Definitions from Black's Law Dictionary: 2nd Edition and Ballentine's Law Dictionary as are available for each term in each dictionary.
  • Ballentine's Law Dictionary

    Obtaining property from another without his consent, induced by a wrongful use of force or fear, or under color of official right. See 93 Cal. 452, 27 Am. St. Rep. 207, 28 Pac. 1068. See, also, 96 Am. Dec. 193, note.

  • Black's Law Dictionary: 2nd Edition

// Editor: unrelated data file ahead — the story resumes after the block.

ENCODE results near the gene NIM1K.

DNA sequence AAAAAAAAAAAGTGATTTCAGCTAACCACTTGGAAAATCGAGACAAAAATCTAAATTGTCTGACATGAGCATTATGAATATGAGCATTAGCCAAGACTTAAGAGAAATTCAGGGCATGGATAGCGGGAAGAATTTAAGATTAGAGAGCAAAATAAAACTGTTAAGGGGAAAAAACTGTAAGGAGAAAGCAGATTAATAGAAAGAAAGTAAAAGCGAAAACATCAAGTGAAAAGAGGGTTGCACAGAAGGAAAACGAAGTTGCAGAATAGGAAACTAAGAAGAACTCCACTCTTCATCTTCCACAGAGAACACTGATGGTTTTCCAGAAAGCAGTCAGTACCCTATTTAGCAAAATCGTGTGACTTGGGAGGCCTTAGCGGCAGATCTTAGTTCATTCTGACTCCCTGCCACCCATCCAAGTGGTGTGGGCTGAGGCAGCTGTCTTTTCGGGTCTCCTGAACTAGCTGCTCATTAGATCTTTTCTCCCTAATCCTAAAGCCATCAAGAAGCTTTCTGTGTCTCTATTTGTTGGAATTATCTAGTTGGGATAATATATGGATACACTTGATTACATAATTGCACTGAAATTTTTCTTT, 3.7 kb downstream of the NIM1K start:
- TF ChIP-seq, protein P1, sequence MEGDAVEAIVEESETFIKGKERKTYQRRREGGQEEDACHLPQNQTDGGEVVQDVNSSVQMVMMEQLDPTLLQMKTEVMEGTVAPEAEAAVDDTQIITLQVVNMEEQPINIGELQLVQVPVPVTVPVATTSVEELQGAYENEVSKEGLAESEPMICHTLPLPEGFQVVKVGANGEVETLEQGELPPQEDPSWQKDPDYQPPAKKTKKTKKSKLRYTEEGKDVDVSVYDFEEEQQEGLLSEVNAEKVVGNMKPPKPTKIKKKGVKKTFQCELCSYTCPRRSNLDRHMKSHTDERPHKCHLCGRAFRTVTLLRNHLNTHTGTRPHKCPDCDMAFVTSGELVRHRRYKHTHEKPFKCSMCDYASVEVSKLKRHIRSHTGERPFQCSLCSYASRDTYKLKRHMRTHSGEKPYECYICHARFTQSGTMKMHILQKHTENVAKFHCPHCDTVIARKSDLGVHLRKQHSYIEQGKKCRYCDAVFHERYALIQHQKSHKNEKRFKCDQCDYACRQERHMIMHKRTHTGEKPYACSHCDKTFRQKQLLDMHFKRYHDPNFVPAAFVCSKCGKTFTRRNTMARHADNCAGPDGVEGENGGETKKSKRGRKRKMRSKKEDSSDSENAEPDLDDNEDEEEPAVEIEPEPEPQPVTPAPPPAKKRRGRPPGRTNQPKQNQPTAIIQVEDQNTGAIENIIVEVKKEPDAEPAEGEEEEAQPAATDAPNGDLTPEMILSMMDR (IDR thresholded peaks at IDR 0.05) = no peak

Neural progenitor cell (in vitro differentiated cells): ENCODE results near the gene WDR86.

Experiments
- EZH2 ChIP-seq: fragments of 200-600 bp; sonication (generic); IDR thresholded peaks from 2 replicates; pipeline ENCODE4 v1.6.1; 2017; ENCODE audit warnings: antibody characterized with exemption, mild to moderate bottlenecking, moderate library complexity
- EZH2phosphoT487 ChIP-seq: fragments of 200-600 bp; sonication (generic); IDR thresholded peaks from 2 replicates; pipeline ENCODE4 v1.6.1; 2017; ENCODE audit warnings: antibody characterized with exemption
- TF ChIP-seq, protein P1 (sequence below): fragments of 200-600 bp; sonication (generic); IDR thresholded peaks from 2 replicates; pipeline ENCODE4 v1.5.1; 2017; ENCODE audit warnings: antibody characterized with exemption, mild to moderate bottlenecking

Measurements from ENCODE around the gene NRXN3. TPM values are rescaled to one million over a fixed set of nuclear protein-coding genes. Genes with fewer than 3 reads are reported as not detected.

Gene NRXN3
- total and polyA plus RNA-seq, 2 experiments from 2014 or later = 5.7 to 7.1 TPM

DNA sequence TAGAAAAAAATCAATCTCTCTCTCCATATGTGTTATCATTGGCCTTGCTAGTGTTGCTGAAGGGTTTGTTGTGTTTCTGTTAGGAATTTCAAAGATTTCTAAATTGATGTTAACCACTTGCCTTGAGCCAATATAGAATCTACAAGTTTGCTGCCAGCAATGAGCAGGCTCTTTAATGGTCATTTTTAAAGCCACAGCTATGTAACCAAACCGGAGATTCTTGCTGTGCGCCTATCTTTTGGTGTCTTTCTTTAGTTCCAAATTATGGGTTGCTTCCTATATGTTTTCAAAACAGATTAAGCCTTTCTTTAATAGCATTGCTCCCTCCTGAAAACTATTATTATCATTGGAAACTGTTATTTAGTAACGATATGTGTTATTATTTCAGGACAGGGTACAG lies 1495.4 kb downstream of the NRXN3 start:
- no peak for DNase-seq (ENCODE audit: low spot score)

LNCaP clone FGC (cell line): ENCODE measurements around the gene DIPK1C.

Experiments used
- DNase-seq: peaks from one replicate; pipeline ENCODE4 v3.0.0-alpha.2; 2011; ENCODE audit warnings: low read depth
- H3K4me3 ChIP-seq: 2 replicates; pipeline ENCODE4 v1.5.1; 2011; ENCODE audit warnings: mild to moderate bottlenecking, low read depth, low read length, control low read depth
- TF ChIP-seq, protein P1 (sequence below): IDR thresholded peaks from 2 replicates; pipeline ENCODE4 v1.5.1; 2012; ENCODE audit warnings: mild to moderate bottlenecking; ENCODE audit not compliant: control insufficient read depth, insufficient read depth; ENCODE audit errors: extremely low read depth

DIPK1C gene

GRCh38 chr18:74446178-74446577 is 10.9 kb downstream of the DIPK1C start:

Any oppression by color or pretense of right, and particularly the exaction by an officer of money, by color of his office, either when none at all is due or not so much is due or when it is not yet due. Preston v. Bacon, 4 Conn. 480. Extortion consists in any publlc officer unlawfully taking, by color of hls office, from any person any money or thing of value that is not due to him, or more than his due. Code Ga. 1882, § 4507. Extortion is the obtaining of property from another, with his consent, induced by wrongful use of force or fear, or under color of official right. Pen. Code Cal. § 518; Pen. Co.de Dak. § 608. And see Cohen v. State, 37 Tex. Cr. R. 118, 38 S. W. 1005; ,U. S. v Dcaver (D. C.) 14 Fed. 507; People v. Hoffman, 126 Cal. 366, 58 Pac. 856; State v. I Logan, 104 La. 760, 29 South. 336; Pcople v. Barondess, 61 Hun, 571, 16 N. Y. Supp. 436 Extortion is an abuse of public justice; which consists in any officer unlawfuly taking, by color of his office, from any man any money or thing of value that is not due to him, or bsfore it is due. 4 Bl. Comm. 141. Extortion is any oppression under color of right In a stricter sense, the taking of money by any officer, by color of his office, when none, or not so much, is due, or it is not yet due. 1 Hawk. P. C. (Curw. Ed.) 418. It is the corrupt demanding or receiving by a person in office of a fee for services which should be performed grafuitously; or, where compensation is permissible, of a larger fee than the law justifies, or a fee not due. 2 Bish. Crim. Law, § 390. The distinction between "bribery" and "extortion" seems to be this: the former offense consists in the offering a present, or receiving one, if offered; the latter, in demanding a fee or present, by color of office. Jacob. For the distinction between "extortion" and "exaction," see Exaction.